You’ll probably like the musical Passing Strange. That sounds condescending, but it isn’t. I actually am only saying it because I think I was the only person in the theatre on Friday who wasn’t crazy about it. Everyone around me was raving about the singing, the story, the everything. The show is good, but it didn’t quite live up to its hype—or the excitment of the crowd around me. It might have been the off-key singing, or the pat clichés, or all of the above.
Let’s start at the beginning. Passing Strange is a semi-autobiographical musical by singer-songwriter Mike Stewart, a.k.a. Stew, the frontman for the power pop band The Negro Problem. He’s also released several solo albums, notably Guest Host, his 2000 album that was roundly praised and won Album of the Year kudos from Entertainment Weekly (as did his 2002 album The Naked Dutch Painter and Other Songs).
The Narrator, originally played by Stew in New York (now played by the wonderfully entertaining Charles Glen), recounts his youth from about age 14 to about 22. Keith Parker plays “Youth” (no, not “the Youth”) the younger version of the narrator. Talichia Noah plays his mother, and the remaining four cast members pick up different parts as needed, either as Youth’s church choir buddies, or the free spirits he meets in Amsterdam. Young Stew travels across two continents looking for “the real” and trying to find himself as an artist.
This is where the play borders on brilliant. In his quest to find “the real,” Youth falls in with an artist commune in Berlin, where students are trying to revolutionize the world through art. When they start to question Youth’s credentials, he tells them that he’s more revolutionary than any of them because he’s black and oppressed, and grew up poor in a dangerous neighborhood, with gangs all around him. None of this is true, but it highlights the futility of Youth’s pursuit. A quest for “the real” is only taking him away from what’s true.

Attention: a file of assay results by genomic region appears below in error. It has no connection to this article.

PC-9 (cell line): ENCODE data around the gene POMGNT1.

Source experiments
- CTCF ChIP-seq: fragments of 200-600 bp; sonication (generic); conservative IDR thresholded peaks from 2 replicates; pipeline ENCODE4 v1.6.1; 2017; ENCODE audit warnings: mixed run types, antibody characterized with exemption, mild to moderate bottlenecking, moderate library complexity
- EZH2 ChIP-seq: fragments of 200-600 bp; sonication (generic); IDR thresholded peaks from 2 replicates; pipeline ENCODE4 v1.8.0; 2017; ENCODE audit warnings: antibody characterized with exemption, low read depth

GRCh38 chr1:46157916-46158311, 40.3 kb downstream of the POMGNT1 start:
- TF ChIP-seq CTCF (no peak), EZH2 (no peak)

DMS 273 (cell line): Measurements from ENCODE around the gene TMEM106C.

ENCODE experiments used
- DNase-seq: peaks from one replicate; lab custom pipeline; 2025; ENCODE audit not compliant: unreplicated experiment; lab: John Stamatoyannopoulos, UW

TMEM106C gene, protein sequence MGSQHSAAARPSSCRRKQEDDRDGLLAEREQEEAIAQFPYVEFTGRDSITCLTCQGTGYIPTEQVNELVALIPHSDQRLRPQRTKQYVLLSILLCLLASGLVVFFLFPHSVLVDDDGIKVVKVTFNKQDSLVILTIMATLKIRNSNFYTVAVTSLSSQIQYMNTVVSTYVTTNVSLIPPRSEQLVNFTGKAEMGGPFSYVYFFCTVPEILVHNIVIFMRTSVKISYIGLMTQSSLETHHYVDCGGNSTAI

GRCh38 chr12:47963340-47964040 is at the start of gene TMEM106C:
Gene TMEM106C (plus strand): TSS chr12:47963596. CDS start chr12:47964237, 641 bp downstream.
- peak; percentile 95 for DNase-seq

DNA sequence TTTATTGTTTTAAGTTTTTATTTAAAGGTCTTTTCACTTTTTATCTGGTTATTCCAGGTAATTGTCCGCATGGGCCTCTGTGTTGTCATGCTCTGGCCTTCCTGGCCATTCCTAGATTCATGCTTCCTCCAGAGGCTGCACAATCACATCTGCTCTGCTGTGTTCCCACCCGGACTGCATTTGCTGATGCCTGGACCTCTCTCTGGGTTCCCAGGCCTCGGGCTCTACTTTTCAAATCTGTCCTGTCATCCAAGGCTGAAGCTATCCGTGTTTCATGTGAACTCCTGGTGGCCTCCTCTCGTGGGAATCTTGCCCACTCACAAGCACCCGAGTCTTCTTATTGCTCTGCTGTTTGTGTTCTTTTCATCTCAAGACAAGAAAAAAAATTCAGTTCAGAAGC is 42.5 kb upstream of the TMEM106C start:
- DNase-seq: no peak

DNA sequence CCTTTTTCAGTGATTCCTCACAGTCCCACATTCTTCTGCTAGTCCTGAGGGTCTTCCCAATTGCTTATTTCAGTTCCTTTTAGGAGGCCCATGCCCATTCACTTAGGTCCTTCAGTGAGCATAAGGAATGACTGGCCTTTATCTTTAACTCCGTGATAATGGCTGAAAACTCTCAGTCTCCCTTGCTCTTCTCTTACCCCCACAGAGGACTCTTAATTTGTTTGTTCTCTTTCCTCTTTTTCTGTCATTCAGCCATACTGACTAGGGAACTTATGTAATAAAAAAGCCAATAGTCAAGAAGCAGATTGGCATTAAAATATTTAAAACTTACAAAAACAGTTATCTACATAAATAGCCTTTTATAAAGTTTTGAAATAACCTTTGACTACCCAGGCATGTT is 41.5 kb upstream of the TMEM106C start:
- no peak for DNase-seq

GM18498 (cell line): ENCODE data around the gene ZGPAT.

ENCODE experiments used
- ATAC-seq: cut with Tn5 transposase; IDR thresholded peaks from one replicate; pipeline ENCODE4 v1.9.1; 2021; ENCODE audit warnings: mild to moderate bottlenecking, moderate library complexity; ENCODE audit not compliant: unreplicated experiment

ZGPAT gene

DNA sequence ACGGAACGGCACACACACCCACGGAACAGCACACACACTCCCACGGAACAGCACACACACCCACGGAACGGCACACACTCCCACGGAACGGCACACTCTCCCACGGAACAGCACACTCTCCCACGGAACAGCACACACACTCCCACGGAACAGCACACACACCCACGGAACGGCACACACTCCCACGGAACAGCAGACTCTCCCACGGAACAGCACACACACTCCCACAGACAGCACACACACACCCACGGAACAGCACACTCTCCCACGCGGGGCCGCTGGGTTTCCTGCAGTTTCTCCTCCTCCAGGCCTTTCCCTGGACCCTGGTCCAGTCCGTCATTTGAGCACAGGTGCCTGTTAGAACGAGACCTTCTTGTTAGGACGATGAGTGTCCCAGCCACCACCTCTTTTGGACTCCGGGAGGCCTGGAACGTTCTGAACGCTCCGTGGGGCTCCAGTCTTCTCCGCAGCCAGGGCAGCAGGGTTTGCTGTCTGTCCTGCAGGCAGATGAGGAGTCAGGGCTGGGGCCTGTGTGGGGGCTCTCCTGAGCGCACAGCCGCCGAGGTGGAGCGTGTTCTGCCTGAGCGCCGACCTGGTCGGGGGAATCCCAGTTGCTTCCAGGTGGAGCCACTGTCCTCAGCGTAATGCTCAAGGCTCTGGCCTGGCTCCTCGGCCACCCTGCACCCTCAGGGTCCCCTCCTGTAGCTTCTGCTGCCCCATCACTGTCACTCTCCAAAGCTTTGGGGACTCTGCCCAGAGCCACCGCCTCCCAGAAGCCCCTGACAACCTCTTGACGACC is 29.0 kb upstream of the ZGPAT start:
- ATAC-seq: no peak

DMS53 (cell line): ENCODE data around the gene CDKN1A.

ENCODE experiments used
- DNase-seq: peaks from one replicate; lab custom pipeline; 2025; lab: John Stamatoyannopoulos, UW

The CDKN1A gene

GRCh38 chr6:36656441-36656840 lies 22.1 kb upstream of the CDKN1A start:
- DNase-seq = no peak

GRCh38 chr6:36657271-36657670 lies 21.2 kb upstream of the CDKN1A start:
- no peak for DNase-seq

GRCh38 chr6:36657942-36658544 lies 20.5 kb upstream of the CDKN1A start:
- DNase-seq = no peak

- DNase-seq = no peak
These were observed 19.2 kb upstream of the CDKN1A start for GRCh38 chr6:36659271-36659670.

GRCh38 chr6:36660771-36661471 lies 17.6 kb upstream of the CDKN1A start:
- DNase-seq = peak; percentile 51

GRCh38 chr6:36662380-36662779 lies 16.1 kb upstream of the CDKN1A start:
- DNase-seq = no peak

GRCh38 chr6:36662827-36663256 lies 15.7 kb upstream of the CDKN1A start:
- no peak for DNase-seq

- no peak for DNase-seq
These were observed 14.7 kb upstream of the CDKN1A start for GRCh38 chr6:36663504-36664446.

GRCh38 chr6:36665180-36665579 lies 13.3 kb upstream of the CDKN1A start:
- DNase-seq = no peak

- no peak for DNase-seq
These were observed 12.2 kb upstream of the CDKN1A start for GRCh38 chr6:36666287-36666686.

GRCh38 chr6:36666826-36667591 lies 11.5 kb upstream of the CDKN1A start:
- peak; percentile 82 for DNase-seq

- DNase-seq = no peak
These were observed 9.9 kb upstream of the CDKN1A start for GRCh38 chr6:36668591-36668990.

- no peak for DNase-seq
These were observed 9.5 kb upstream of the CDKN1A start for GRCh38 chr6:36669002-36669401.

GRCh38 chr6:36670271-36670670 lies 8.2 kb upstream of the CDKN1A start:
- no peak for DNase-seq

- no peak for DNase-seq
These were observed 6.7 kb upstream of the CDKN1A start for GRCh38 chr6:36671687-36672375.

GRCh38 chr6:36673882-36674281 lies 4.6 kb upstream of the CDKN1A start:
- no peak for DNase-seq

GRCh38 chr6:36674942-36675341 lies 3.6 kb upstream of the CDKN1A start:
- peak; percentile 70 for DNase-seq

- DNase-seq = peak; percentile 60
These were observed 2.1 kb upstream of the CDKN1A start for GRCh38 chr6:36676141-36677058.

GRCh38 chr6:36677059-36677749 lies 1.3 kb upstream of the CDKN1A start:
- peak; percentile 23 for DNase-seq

When tragedy strikes at home, Youth returns to L.A. and tries to make sense of what he experienced.
“Life is a mistake that only art can correct,” Youth finally concludes. And the narrator insists that Youth was “looking for something in life that can only be found in art.”
I’m all for thoughtful fare about meaning, truth, and art, but the play only goes halfway. How can “the real” be in art, something that is so patently not real? How can art correct life’s mistakes? Fine, those questions are probably better left to some philosophical post-structuralism graduate paper. But Passing Strange should at least shun easy remedies and pat answers. It doesn’t. From the free spirits in Amsterdam who have promiscuous threesomes to the growling militant Germans demanding to see Youth’s “Ausweis,” the play has its fair share of groan-worthy clichés. And in the end, the whole dilemma is so nicely answered. Youth discovers that love is what’s real—hardly groundbreaking stuff.
Still, the play had moments. Charles Glenn, who sings through most of the production, was brilliant as the charming, sarcastic narrator, who in the end muses, “You know, it’s weird when you wake up that morning and realize your entire adult life was based on a decision made by a teenager—a stoned teenager.”
Youth Keith Parker was another stand-out performance (in general, the men seemed to be having more fun than the ladies). While he was all right as an actor—he hit his marks, delivered his lines and was convincing enough to make the play watchable—he really shined (or shone?) as a singer. This kid can sing, I mean really sang. Most of the singing was done by Glenn (who certainly didn’t disappoint) but every time Parker had to belt one out, it was a highlight.
Finally, John Reed II, who played the closeted teenage son of the pastor at the Youth’s Baptist church and a half-deranged performance artist was another highlight. A full five minutes of the musical is Reed stalking up and down the stage yelling with a growly, campy German accent “What’s inside is just a lie.” Yes, I thought it would get tiresome. No, it really didn’t.
Unfortunately, the ladies dropped the ball, and the play sagged when they had their solo moments. Talichia Noah, as the mother, hit a lot of wrong notes, as did Andrea Purnell when singing about giving her key to Youth so he could stay with her in Amsterdam. It was nothing short of a relief when those bits were over and Glenn was back on the mic.
Overall, there is a lot to like here. There’s humor, tons of good music (though nothing really stays with you after you leave the theatre) and it’s more thoughtful than a lot of musical schlock. If you don’t over think it, it actually is passing good.